The fourth element is transaction size. Many people would love to own a 5000 square foot house on the water with a boat dock, swimming pool, and tennis court. Unfortunately, few among us can afford to own that residence. The same is true for business acquisitions. A buyer needs to determine the size of acquisition possible when taking into account their capital injection, financing available, and potential investment from other parties, so they can negotiate in good faith with a seller. Although seller financing of part of a deal is common in the business brokerage world, the assumption should be that no seller financing will be available as in a competitive marketplace for a company business owners will commonly select the party requiring the smallest amount of participation from them in a deal. Insider Note: Another consideration in buyer selection by the seller in a sale will be the signature strength of the buyer in terms of assets possessed post-acquisition. Signature strength is an important consideration in terms of the ability of the buyer to gain approval from landlords & vendors, the desire of a retiring business owner to finance a portion of the transaction, and the ability of the buyer to grow a company and support it, if unforeseen turbulence should occur in the business model.
An acquisition criterion is determined, and the assessment of potential companies to purchase can start. Company evaluation should occur using multiple metrics. It is recommended that the assessment starts with historical financial information. If a business acquisition does not make financial sense, cannot be financed, or the financials cannot be vetted then the expenditure of valuable time and resources evaluating the opportunity may not be prudent. After the buyer’s completion of a non-disclosure agreement and financial qualification process, a business brokerage firm should be willing to release detailed financial information for evaluation of a company. Insider Note: You only have one opportunity to make a first impression. It is prudent for a buyer to make as good a first impression on an M&A intermediary representing a business for sale as possible, as that broker has the potential to advocate for or against you as a buyer in a future deal with their client.
If a financial assessment leaves a buyer with continued interest in a potential business acquisition, the next step is to assess business operations. It is recommended that occur with a face-to-face meeting with the business owner. Entrepreneurs love to talk about their businesses. Come prepared with a list of questions, including about the previously reviewed financial information. All information should be open for discussion short of proprietary information, that could be competitively used against the company if a transaction is not completed, like customer concentration specifics and key employee compensation. Buyers should be prepared to answer questions about their experience and background from sellers. The best negotiations occur when both parties enter with a foundation of knowledge. One meeting or multiple may be necessary before a buyer progresses to wanting to make an offer. It is strongly encouraged that a buyer tour a business before making an offer to mitigate the likelihood of information that could have been known detrimentally impacting the transaction at a future date. Similar to initial buyer engagement with a business broker, both seller and buyer should recognize that only one opportunity exists to make a good first impression on the other party.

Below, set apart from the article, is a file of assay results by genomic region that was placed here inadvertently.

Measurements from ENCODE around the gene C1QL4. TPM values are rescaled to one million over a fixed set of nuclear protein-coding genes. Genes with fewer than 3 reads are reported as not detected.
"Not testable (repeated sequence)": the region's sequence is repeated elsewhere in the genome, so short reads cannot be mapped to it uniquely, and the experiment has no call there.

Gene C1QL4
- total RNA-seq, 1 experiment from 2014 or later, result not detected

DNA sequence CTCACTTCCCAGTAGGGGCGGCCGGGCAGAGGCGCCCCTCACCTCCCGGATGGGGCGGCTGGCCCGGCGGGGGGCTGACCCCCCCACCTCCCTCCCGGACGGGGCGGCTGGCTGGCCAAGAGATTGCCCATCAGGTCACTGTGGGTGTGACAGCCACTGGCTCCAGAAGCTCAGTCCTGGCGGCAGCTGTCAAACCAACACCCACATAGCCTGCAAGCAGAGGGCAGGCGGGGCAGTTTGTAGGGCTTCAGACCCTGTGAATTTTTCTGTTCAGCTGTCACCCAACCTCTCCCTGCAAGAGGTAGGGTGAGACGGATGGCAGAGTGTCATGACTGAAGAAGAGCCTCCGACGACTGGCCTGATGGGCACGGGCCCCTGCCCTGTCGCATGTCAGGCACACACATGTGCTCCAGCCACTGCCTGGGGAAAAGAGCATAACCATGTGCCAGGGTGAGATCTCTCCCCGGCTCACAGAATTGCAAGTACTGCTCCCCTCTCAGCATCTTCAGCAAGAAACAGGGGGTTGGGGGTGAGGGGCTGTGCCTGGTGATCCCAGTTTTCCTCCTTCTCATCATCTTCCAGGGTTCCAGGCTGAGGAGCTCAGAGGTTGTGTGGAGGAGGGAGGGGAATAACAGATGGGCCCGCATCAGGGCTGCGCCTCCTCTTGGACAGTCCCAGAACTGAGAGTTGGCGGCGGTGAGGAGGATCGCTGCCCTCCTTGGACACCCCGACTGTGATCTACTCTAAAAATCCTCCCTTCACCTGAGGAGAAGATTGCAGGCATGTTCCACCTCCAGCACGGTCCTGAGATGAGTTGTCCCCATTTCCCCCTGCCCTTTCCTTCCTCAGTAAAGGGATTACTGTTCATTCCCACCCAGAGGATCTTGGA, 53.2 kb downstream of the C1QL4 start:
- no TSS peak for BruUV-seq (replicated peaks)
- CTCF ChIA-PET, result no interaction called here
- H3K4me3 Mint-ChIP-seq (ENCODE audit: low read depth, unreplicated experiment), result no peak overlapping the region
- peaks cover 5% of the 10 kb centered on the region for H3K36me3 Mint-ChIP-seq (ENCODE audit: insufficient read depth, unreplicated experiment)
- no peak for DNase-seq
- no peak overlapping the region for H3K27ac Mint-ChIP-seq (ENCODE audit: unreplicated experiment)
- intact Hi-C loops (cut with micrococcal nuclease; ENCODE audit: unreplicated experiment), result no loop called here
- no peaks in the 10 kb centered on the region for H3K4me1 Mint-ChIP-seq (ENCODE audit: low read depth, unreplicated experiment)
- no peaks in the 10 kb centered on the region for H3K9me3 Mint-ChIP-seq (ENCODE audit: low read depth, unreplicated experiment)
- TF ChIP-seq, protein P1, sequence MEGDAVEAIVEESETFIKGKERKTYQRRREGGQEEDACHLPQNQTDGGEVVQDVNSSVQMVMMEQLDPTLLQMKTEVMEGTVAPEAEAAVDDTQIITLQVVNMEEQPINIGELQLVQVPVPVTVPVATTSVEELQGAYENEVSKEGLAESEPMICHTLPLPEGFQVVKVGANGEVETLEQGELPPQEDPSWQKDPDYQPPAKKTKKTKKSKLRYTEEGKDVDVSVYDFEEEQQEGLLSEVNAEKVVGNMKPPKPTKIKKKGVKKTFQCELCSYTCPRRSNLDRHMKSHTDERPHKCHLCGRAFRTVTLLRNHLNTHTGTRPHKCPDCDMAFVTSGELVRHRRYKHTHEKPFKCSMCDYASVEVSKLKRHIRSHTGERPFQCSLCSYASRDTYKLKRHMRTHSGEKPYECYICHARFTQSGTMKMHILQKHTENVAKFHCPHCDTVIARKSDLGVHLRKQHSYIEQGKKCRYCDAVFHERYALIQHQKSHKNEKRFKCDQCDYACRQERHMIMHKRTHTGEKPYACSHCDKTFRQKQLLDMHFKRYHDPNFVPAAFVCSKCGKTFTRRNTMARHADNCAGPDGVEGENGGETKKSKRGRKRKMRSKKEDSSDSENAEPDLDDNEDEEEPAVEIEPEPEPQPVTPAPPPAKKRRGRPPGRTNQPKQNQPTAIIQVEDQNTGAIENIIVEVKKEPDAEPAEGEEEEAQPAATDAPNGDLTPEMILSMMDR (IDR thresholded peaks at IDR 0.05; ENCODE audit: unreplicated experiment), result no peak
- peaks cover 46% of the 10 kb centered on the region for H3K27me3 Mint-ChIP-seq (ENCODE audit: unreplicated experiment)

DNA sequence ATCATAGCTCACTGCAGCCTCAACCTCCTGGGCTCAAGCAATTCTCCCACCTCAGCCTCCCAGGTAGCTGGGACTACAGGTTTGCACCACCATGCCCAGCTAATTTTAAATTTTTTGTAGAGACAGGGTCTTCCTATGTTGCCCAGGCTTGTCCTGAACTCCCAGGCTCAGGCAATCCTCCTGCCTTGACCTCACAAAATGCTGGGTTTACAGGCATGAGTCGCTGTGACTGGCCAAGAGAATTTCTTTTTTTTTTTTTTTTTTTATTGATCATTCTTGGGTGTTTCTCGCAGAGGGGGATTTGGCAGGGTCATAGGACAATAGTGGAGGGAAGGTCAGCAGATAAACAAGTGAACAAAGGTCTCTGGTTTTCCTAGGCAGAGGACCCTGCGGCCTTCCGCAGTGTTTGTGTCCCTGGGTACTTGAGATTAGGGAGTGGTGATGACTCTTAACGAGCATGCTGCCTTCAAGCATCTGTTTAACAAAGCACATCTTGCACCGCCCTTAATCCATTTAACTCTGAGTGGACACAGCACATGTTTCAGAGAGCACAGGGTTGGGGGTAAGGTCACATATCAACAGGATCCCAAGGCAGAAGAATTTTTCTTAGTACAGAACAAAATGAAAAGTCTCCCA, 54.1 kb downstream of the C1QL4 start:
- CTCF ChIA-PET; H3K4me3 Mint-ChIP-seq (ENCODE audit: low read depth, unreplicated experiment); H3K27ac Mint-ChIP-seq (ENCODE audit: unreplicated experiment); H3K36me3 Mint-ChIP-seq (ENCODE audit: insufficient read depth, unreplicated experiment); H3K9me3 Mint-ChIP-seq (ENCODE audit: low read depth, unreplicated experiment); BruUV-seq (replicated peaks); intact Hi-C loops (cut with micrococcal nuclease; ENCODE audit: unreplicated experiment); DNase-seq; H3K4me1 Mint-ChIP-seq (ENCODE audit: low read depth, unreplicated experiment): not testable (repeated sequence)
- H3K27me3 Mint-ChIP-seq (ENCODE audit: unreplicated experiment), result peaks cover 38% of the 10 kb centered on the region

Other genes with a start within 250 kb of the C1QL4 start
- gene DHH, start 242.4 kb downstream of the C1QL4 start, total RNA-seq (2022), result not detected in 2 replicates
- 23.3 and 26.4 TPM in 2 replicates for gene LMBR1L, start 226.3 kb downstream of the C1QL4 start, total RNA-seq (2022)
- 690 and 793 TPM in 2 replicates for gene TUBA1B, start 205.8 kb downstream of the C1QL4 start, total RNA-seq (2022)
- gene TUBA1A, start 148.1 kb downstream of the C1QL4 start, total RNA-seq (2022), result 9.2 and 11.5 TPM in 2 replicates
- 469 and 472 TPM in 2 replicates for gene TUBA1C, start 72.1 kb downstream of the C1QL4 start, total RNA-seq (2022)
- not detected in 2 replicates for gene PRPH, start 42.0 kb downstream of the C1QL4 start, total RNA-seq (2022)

If a willing & able buyer and seller are in place wanting to do a deal, the next step is to commence negotiations. An obvious component of the negotiations will be the price to be paid for a business. However, business terms that will also need to be established, frequently in a Letter of Intent negotiation, commonly include elements ranging from transition support to the post-transaction non-competition agreement provided to the buyer by the seller to how the deal will be structured for tax purposes. Insider Note: The most common place for confrontation between buyers and sellers in negotiations is on price. If a company is represented for sale by a business brokerage firm with the acumen and ability to properly price a business in a dynamic manner incorporating relevant industry and market conditions the potential for confrontation between the parties can be mitigated. A buyer should ask the business broker to justify their asking price for the business. If they do not know how and why a business was brought to market at a specific price their contribution to helping parties reach an agreement is likely diminished. IBA is commonly recognized as one of the top firms in the Pacific Northwest related of our ability to price companies for sale. Traditionally, the businesses we represent sell within 10% of the asking price. Bankers welcome the opportunity to finance our deals because they know our values are consistently verified by their appraisers as in line with the market.